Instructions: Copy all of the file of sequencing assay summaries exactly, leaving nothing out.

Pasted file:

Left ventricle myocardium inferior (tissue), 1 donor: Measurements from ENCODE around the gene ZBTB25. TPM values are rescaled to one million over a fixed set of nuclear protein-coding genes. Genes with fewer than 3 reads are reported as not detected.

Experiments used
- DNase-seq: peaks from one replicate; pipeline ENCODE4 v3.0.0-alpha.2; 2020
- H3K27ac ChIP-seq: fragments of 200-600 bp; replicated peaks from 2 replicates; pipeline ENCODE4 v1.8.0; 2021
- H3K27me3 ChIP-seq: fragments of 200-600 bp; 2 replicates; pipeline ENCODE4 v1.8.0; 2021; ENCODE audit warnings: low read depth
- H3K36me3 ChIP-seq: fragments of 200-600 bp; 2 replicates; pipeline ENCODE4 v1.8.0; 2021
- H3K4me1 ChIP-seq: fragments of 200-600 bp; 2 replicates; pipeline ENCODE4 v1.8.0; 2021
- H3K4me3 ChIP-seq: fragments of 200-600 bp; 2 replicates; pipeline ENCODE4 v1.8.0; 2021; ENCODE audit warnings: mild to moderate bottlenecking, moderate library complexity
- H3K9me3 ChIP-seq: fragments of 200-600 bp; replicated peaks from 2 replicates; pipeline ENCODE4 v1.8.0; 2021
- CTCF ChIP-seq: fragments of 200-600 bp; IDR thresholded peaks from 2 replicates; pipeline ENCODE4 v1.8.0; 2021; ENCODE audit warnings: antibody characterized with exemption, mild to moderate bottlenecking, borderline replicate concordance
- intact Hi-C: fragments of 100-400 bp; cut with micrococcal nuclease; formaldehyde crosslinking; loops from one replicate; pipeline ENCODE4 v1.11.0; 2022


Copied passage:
Left ventricle myocardium inferior (tissue), 1 donor: Measurements from ENCODE around the gene ZBTB25. TPM values are rescaled to one million over a fixed set of nuclear protein-coding genes. Genes with fewer than 3 reads are reported as not detected.

Experiments used
- DNase-seq: peaks from one replicate; pipeline ENCODE4 v3.0.0-alpha.2; 2020
- H3K27ac ChIP-seq: fragments of 200-600 bp; replicated peaks from 2 replicates; pipeline ENCODE4 v1.8.0; 2021
- H3K27me3 ChIP-seq: fragments of 200-600 bp; 2 replicates; pipeline ENCODE4 v1.8.0; 2021; ENCODE audit warnings: low read depth
- H3K36me3 ChIP-seq: fragments of 200-600 bp; 2 replicates; pipeline ENCODE4 v1.8.0; 2021
- H3K4me1 ChIP-seq: fragments of 200-600 bp; 2 replicates; pipeline ENCODE4 v1.8.0; 2021
- H3K4me3 ChIP-seq: fragments of 200-600 bp; 2 replicates; pipeline ENCODE4 v1.8.0; 2021; ENCODE audit warnings: mild to moderate bottlenecking, moderate library complexity
- H3K9me3 ChIP-seq: fragments of 200-600 bp; replicated peaks from 2 replicates; pipeline ENCODE4 v1.8.0; 2021
- CTCF ChIP-seq: fragments of 200-600 bp; IDR thresholded peaks from 2 replicates; pipeline ENCODE4 v1.8.0; 2021; ENCODE audit warnings: antibody characterized with exemption, mild to moderate bottlenecking, borderline replicate concordance
- intact Hi-C: fragments of 100-400 bp; cut with micrococcal nuclease; formaldehyde crosslinking; loops from one replicate; pipeline ENCODE4 v1.11.0; 2022